Wildfire Hyperbole: Falsely Blaming Past Fire Suppression

Whenever wildfire is discussed, you can almost guarantee that someone will say something like the following:

These unnaturally, hot mega-fires are the result of past fire suppression which has allowed an unnatural accumulation of vegetation. Forests are out of whack. And environmentalists have made it worse by their litigation, preventing needed clearing and destroying the timber industry.

How does one explain the million acre grass fire in Texas during March of 2006 that killed 12 people? Clearly it was not the result of over-grown grass thickets.

The 1889 Santiago Canyon Fire in southern California (more than 300,000 acres) that occurred prior to the era of fire suppression occurred long before the era of fire suppression.


Map above showing the possible spread of the 1889 Santiago Canyon
Fire from Keeley and Zedler 2009.

The fire suppression story has been repeated so many times that it has taken on the power of myth. We are seeing this over the past week in newspaper stories about the fires burning throughout California.

Here are some of the quotes from recent articles in the Los Angeles Times:

Hundreds of Years!
“… fire officials in several Western states said climate change wasn’t solely to blame for the size and cost of fires. Other factors must be considered, they said, such as hundreds of years of overly aggressive fire suppression, leading to over-crowded forests…”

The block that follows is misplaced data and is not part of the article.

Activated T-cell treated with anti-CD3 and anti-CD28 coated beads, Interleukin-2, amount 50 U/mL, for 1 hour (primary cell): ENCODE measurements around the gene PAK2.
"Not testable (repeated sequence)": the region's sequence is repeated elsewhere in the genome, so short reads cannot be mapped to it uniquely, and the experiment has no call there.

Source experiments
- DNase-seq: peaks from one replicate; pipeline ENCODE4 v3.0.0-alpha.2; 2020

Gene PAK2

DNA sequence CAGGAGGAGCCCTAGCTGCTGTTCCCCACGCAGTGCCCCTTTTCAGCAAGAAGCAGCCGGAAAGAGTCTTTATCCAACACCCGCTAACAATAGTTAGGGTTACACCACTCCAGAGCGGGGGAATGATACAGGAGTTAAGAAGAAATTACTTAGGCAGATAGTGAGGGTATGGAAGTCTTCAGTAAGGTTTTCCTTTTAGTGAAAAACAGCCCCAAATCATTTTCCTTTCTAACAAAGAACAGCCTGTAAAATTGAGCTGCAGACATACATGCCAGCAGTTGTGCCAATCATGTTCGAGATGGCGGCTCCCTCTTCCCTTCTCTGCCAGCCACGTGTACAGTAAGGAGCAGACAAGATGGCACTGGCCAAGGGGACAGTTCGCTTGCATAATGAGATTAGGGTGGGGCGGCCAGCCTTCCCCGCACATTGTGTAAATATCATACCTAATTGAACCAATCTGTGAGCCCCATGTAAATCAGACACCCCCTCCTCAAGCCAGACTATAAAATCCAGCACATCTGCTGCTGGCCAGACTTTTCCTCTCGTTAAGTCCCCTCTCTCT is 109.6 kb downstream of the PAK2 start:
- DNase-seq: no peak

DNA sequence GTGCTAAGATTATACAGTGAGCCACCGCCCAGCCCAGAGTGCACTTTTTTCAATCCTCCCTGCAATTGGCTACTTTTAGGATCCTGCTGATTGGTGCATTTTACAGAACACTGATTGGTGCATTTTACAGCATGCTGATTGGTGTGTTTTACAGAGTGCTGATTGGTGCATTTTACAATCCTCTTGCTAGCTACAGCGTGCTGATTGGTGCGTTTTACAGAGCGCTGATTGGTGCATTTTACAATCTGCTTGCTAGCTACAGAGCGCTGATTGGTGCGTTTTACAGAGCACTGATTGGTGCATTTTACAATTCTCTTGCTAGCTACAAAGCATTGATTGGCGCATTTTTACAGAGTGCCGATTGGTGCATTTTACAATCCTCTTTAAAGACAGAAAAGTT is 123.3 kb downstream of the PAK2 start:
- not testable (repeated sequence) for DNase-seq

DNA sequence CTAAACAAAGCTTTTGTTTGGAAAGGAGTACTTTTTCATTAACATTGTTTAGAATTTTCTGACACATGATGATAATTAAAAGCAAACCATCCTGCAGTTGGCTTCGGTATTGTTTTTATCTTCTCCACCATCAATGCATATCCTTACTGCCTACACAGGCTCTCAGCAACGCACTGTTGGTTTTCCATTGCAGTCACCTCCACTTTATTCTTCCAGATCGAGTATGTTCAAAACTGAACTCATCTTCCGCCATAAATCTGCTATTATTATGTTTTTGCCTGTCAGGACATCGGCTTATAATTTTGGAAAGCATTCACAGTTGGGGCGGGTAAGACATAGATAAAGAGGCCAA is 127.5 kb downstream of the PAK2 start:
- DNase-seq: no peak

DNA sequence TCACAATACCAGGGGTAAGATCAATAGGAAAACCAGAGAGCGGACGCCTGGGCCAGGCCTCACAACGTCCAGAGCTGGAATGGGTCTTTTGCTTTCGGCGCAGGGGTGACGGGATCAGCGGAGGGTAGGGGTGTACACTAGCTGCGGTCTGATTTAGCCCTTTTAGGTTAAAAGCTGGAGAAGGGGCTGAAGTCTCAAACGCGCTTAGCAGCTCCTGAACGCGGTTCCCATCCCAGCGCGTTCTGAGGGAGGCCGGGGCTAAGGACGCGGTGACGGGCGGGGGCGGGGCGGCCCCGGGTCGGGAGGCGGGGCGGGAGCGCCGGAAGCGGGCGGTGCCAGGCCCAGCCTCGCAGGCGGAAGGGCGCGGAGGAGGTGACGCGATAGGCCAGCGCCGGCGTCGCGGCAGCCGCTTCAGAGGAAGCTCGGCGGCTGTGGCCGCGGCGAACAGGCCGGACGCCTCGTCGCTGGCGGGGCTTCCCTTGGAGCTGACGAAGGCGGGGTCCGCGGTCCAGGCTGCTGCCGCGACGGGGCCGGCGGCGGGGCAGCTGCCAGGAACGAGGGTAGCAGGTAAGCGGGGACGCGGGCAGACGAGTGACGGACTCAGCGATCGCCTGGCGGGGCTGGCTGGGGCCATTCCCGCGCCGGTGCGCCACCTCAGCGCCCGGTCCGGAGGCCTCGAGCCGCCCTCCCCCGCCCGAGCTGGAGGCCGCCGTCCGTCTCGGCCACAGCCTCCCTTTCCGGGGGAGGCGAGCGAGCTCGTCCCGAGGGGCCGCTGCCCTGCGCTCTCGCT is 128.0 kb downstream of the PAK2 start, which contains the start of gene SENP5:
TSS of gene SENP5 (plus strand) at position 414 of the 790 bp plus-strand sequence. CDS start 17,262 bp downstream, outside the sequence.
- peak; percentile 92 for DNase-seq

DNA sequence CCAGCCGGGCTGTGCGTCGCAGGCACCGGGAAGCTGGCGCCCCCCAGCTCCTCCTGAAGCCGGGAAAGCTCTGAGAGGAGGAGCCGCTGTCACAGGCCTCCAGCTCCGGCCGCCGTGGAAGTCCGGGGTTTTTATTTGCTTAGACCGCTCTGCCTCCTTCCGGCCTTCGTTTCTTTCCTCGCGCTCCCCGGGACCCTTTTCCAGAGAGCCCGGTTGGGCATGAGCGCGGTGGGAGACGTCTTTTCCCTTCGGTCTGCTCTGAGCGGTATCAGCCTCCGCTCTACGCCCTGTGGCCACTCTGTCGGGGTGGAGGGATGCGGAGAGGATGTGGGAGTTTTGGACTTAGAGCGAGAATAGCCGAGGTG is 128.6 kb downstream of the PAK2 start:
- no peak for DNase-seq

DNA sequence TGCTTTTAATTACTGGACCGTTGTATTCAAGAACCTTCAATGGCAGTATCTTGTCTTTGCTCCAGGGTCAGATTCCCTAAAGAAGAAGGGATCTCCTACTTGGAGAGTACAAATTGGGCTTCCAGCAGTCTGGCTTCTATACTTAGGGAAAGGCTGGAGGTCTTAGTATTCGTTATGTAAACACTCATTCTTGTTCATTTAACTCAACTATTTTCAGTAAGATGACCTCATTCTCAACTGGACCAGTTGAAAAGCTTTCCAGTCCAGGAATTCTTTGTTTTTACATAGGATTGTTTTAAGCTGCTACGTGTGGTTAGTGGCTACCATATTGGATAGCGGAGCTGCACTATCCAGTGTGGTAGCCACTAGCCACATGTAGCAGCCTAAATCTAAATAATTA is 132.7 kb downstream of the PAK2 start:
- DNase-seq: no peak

– 9/17/14

Hundreds of years? Typically, the fire suppression myth has a start time of 1910, when a fire storm burned millions of acres in Idaho and Montana. Now we are to believe we’ve suffered under “hundreds of years” of fire suppression? We’re still trying to imagine how guys in the early 1900’s were able to so successfully stop forest fires in their Levi’s with shovels, rakes, and water buckets while we can’t do it with armies of trained professionals and massive amounts of military-like equipment.


“I could spend hours showing some daylight on what it has cost us taxpayers since the demise of the timber industry at the hands of enviro-litigants,” he said. “Now we have mega-fires as a partial consequence.”
– Jim Paxon, retired US Forest Service (currently special assistant to the Arizona Game and Fish Department)
– 9/17/14

Research by a number of objective institutions, including the General Accounting Office (GAO), has clearly shown environmental litigation has not played a significant role in stopping hazardous fuel reduction projects:

“In summary, as of July 18, 2001, the Forest Service had completed the necessary environmental analyses and had decided to implement 1,671 hazardous fuel reduction projects in fiscal year 2001. Of these projects, 20 (about 1 percent) had been appealed and none had been litigated. Appellants included environmental groups, recreation groups, private industry interests, and individuals.”

Regarding the role the timber industry has played in creating flammable forests, the data is clear. Research has shown that commercial logging sets back recovery of forests after wildfires by crushing naturally growing seedlings and by creating flammable tinder that invites future wildfires. More here.

Unscorched for Two Decades!
“The drought has been drying out an area that was lush and unscorched for two decades – a possible reason why the fire has been moving so rapidly, officials said. Flames are raging through parts of the Eldorado National Forest that haven’t seen a significant fire since the Cleveland Fire in 1992…”